as the relational language SQL
 Specify “what” data to retrieve rather then “how” to retrieve it
 May be used in a standalone way or may be embedded in a
programming language
o Low Level or Procedural (Record-at-a-time) Languages:
 Must be embedded in a programming language
 Need programming language constructs such as looping
 Stand-alone query language interfaces
o Example: Typing SQL queries directly through the DBMS interactive
SQL interface (e.g. SQL*Plus in ORACLE)
 Programmer interfaces for embedding DML in programming languages
 User-friendly interfaces (often Web-based)
o Menu-based, forms-based, graphics-based, etc.
 Programmer interfaces for embedding DML in a programming language (see
Chapter 13):
o Embedded Approach: e.g embedded SQL (for C, C++, etc.), SQLJ (for
o Procedure Call Approach: e.g. JDBC for Java, ODBC for other
programming languages
o Database Programming Language Approach: e.g. ORACLE has
PL/SQL, a programming language based on SQL; language incorporates
SQL and its data types as integral components
User-Friendly and Web-based DBMS Interfaces
o Menu-based, popular for browsing on the web
o Forms-based, designed for naïve users
o Graphics-based
 (Point and Click, Drag and Drop, etc.)
o Natural language: requests in written English
o Combinations of the above:
 For example, both menus and forms used extensively in Web
database interfaces
Other DBMS Interfaces
o Speech as Input and Output
o Web Browser as an interface
o Parametric interfaces, e.g., bank tellers using function keys.
o Interfaces for the DBA:
 Creating user accounts, granting authorizations
 Setting system parameters
 Changing schemas or storage structures/access paths (physical
4. Databse System Environment
4.2. Database System Utilities
To perform certain functions such as:
o Loading data stored in files into a database; includes data conversion tools.
o Backing up the database periodically on tape.
o Reorganizing database file structures.
o Report generation utilities.
o Performance monitoring utilities.
o Other functions, such as sorting, user monitoring, data compression, etc.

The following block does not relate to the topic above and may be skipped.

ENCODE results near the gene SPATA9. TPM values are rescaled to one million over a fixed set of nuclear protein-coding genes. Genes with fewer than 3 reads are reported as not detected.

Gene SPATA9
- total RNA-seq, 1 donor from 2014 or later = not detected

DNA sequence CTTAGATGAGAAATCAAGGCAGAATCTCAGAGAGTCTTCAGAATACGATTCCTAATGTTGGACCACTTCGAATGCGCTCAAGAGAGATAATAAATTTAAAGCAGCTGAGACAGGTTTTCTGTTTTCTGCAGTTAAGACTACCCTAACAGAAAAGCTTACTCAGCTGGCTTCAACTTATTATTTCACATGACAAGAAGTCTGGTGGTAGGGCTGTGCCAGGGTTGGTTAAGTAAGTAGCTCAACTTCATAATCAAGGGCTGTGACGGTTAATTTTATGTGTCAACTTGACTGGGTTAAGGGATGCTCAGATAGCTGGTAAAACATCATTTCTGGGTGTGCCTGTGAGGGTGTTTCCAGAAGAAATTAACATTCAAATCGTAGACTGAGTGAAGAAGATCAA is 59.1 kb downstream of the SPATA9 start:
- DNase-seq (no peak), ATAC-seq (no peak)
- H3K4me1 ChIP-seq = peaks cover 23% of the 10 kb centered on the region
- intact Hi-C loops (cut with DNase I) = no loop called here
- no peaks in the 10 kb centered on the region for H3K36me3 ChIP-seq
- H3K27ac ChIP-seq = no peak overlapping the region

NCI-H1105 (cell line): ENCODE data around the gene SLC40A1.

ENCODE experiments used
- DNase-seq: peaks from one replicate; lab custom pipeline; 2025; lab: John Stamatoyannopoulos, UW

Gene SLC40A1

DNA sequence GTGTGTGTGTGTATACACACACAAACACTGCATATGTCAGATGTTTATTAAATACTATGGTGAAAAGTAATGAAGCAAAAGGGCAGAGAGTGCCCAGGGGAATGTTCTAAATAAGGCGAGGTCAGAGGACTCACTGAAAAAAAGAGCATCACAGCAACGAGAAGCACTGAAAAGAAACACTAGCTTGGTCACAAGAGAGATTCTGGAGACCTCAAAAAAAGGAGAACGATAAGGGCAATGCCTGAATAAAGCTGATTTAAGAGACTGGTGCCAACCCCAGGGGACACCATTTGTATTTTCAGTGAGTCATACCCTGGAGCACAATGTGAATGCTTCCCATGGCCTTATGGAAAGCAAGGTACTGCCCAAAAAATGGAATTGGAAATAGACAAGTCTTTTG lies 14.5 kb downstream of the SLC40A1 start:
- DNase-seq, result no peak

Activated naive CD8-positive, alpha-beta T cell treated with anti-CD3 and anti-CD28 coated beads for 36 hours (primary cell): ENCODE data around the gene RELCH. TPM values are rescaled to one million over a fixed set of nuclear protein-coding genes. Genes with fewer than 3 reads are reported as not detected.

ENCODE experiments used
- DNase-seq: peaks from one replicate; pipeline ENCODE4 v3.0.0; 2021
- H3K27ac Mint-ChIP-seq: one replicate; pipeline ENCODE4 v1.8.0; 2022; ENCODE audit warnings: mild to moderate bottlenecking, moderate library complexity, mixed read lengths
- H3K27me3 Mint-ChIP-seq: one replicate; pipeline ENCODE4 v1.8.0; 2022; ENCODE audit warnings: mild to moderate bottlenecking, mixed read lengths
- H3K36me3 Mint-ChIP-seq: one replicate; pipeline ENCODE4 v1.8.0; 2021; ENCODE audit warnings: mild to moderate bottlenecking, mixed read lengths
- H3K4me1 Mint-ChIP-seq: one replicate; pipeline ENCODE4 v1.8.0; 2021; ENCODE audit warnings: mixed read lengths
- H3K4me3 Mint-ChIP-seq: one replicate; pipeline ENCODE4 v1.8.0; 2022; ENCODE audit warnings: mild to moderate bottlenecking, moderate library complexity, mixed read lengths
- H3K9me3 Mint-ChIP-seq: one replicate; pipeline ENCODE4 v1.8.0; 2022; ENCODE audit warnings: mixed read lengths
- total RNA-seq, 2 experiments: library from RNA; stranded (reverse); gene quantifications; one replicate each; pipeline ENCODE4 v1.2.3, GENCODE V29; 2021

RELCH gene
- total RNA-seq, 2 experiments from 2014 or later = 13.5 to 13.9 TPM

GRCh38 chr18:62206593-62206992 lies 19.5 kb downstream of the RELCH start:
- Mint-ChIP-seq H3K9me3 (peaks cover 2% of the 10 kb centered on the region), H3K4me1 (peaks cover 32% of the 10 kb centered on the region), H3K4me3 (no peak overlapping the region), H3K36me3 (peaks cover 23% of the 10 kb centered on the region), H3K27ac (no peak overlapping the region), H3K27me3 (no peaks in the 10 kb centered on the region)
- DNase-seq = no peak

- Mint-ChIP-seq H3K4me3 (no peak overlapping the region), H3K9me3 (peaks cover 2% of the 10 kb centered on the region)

4.3. Other Tools
Data dictionary/repository:
o Used to store schema descriptions and other information such as design
decisions, application program descriptions, user information, usage standards,
o Active data dictionary is accessed by DBMS software and users/DBA.
o Passive data dictionary is accessed by users/DBA only.
Application Development Environments and CASE (computer-aided software
engineering) tools often have a database design component
o PowerBuilder (Sybase)
o JBuilder (Borland)
o JDeveloper 10G (Oracle)
5. Centralized and Client/Server Architectures for DBMS
5.1 Centralized DBMS Architecture:
Combines everything into single computer system, including: DBMS software,
hardware, application programs, and user interface processing software.
User can still connect through a remote terminal – however, all processing is done
at centralized site (computer).
5.2 & 5.3 Two-tier Client-Server Architecture
 Print server
o File server
o DBMS server
o Web server
o Email server
 Client nodes can access the specialized servers as needed
Provide appropriate interfaces through a client software module to access and
utilize the various server resources.
Clients may be PCs or Workstations (or even diskless machines) with the client
software installed.
Connected to the servers via a network.
o LAN: local area network
o wireless network
o etc.
DBMS servers rovides database query and transaction services to the clients
Relational DBMS servers are often called SQL servers, query servers, or
transaction servers
Applications running on clients utilize an Application Program Interface (API) to
access server databases via standard interface such as:
o ODBC: Open Database Connectivity standard
o JDBC: for Java programming access
Client and server must install appropriate client module and server module
software for ODBC or JDBC
See Chapter 13
A program running at a client may connect to several DBMSs (also called data
In general, data sources can be files or other non-DBMS software that manages data.
Client focuses on user interface interactions and only accesses database when needed.
In some cases (e.g. some object DBMSs), more functionality is transferred to clients
(e.g. data dictionary functions, optimization and recovery across multiple servers, etc.)
5.4 Three-Tier Architecture
Common for Web applications
Third intermediate layer (middle tier) called Application Server or Web Server:
o Stores the web connectivity software and the business logic part of the
o Accesses and updates data on the database server
o Acts like a conduit for sending partially processed data between the database
server and the client.
Three-tier Architecture Can Enhance Security:
o Database server only accessible via middle tier
o Clients cannot directly access database server
6. Classification of DBMSs
Based on the data model used
o Traditional: Relational, Network, Hierarchical.
o Emerging: Object-oriented, Object-relational.
Other classifications
o Single-user (typically used with personal computers) vs. multi-user (most
o Centralized (uses a single computer with one database) vs. distributed (uses
multiple computers, multiple databases, see Chapter 25)
Cost Range: from free open-source systems to configurations costing millions of
Examples of free relational DBMSs: MySQL, PostgreSQL, others
Commercial DBMSs offer additional specialized modules, e.g. time-series module,
spatial data module, document module, XML module
o These offer additional specialized functionality when purchased separately
o Sometimes called cartridges (e.g., in Oracle) or blades
Different licensing options: site license, maximum number of concurrent users (seat
license), single user, etc.